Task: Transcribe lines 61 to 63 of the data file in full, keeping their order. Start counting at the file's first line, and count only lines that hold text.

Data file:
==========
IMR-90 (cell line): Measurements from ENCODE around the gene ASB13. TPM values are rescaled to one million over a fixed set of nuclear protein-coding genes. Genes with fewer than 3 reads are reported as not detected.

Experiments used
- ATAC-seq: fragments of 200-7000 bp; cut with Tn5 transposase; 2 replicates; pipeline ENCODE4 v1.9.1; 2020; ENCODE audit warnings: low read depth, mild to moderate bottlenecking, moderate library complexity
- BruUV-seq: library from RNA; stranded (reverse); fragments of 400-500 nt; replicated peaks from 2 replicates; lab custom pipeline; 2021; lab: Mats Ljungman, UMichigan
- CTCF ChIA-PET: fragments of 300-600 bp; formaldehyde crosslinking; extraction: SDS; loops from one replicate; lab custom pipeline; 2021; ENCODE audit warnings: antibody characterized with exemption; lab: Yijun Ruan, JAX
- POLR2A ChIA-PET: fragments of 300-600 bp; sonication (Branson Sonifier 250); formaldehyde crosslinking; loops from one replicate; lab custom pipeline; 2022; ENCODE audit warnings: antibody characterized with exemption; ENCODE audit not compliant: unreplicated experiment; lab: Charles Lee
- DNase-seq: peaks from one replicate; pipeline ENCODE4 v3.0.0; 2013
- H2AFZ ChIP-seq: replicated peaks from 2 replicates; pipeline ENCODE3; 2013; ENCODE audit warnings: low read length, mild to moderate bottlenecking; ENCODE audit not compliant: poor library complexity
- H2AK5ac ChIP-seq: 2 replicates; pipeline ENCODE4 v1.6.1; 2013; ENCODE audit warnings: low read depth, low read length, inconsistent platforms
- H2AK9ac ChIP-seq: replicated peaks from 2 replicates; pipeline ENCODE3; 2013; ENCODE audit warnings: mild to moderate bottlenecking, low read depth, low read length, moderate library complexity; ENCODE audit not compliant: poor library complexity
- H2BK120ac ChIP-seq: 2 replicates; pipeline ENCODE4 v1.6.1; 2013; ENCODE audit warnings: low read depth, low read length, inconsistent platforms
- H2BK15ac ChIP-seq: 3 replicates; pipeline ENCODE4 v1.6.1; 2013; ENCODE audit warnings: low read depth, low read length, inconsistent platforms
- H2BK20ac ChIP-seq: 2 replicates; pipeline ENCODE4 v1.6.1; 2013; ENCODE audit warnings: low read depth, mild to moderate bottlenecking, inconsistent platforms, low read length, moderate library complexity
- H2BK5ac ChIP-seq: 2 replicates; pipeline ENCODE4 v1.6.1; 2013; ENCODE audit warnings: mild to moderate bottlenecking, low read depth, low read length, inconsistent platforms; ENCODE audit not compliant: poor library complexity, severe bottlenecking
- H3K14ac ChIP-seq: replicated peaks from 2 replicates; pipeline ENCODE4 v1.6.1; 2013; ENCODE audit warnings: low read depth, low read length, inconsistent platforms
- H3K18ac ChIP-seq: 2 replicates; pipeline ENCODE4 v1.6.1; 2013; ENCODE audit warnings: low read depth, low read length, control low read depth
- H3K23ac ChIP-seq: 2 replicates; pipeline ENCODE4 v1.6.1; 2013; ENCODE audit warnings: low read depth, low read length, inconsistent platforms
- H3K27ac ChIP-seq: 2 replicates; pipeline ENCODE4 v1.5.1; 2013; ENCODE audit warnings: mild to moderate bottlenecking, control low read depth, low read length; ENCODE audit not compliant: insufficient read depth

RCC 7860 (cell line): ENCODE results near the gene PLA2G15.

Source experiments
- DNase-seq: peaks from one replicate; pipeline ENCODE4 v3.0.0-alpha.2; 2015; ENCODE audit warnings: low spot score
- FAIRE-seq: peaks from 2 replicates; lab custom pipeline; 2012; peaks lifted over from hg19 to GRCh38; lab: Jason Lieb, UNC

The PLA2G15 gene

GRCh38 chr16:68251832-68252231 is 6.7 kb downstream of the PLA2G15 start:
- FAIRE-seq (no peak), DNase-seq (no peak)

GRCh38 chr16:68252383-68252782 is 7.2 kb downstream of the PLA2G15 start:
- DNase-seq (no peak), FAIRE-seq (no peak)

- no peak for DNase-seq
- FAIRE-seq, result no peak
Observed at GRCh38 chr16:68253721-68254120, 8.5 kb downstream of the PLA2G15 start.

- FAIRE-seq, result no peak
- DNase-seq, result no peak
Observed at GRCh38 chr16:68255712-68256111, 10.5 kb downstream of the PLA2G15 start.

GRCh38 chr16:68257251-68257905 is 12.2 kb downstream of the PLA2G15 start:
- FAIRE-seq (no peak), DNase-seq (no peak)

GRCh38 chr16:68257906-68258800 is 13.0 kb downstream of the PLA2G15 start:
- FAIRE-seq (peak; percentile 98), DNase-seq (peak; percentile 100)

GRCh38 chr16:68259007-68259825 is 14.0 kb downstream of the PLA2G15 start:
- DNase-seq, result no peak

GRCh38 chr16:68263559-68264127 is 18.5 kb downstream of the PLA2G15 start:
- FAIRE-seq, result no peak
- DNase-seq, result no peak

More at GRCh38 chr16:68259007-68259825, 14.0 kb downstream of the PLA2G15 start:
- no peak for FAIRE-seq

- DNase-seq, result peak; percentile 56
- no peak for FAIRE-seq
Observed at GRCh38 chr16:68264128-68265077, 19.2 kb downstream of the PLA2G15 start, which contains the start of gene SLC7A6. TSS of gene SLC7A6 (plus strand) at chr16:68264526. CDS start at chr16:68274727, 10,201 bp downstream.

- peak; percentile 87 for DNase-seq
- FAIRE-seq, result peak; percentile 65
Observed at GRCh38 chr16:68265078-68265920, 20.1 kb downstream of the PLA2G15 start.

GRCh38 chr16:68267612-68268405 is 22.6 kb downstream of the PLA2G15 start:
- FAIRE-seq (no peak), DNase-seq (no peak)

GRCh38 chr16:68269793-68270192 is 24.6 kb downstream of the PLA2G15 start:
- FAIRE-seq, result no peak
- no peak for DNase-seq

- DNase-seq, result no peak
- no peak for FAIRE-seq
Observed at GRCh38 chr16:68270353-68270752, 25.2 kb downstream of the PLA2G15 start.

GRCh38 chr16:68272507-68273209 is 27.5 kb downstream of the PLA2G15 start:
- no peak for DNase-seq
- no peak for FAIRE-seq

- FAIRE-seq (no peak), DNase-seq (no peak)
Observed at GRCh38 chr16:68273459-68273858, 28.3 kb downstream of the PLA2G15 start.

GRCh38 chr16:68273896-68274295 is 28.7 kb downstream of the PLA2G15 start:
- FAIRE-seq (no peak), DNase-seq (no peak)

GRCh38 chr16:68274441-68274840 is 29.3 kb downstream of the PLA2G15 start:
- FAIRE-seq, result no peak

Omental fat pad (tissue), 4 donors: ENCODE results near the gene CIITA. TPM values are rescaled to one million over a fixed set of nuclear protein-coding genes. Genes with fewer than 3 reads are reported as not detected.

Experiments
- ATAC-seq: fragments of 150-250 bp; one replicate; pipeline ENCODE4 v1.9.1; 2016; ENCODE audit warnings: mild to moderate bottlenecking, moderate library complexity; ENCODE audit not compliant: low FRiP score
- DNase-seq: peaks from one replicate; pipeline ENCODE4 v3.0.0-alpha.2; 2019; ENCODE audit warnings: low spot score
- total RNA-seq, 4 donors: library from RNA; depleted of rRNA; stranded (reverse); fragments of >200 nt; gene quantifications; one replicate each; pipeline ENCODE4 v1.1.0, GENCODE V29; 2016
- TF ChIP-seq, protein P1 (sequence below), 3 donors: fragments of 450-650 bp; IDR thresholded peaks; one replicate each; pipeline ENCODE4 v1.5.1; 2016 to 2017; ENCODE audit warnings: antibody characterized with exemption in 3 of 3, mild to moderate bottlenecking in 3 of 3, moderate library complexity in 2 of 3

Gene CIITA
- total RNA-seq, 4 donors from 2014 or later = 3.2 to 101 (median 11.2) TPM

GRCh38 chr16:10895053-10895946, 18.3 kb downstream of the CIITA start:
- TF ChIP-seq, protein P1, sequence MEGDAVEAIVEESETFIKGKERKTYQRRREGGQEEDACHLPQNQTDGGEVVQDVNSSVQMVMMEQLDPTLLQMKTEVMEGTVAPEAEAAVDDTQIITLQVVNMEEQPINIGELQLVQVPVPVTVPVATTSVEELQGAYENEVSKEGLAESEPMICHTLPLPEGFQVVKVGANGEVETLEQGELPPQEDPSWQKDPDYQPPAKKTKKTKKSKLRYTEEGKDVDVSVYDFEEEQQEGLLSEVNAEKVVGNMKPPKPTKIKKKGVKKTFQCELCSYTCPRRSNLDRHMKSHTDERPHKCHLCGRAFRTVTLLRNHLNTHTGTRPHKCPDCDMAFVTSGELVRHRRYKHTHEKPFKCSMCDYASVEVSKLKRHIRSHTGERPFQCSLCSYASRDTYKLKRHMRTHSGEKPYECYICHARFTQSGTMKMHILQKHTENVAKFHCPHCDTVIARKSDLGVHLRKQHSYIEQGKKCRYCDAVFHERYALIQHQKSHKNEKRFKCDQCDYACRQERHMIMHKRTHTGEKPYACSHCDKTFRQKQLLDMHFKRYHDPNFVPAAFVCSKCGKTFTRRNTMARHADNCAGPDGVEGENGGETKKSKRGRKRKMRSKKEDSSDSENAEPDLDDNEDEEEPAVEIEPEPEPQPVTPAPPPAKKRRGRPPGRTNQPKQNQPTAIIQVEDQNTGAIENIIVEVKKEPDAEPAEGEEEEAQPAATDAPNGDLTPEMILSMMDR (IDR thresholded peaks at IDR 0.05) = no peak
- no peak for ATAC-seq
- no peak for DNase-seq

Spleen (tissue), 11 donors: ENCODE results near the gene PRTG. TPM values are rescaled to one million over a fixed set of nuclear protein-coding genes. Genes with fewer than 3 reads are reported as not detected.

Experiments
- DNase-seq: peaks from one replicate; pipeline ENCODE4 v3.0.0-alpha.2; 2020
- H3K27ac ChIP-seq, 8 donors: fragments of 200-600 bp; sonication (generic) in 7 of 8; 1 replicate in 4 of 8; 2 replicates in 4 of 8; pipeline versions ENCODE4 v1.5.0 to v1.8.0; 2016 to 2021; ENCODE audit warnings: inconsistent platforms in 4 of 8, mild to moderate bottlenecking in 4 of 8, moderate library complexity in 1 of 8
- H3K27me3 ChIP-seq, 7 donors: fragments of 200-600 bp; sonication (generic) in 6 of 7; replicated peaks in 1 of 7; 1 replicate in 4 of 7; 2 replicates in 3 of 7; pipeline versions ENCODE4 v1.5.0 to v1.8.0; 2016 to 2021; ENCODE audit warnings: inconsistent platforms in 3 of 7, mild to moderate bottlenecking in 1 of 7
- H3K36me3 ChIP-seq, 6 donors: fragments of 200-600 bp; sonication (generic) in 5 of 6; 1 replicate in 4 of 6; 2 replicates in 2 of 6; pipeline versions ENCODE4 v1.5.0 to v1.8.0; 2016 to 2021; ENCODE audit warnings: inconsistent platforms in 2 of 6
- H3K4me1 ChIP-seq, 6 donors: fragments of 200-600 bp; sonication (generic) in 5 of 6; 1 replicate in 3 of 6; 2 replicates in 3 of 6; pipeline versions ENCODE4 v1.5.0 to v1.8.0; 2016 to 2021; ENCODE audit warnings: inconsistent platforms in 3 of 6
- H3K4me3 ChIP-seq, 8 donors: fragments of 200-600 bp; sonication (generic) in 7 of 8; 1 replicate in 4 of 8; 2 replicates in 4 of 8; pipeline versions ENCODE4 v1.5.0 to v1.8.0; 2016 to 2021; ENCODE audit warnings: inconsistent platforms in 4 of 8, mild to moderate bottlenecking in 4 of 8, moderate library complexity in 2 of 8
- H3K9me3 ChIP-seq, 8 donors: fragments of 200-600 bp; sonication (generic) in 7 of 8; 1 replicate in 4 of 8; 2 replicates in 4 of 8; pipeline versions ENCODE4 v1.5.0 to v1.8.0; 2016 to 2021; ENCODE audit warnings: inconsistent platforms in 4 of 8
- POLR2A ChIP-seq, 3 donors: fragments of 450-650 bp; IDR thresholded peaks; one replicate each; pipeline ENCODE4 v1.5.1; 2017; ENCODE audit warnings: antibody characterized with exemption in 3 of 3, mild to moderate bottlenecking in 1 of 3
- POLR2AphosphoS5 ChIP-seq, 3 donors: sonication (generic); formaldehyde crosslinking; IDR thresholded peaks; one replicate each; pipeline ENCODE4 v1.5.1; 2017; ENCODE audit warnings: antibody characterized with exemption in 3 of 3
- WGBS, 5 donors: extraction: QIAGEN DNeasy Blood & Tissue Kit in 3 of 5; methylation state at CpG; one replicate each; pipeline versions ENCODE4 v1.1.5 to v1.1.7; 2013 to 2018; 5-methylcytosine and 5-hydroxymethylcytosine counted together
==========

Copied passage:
- no peak for FAIRE-seq

- FAIRE-seq (no peak), DNase-seq (no peak)
Observed at GRCh38 chr16:68273459-68273858, 28.3 kb downstream of the PLA2G15 start.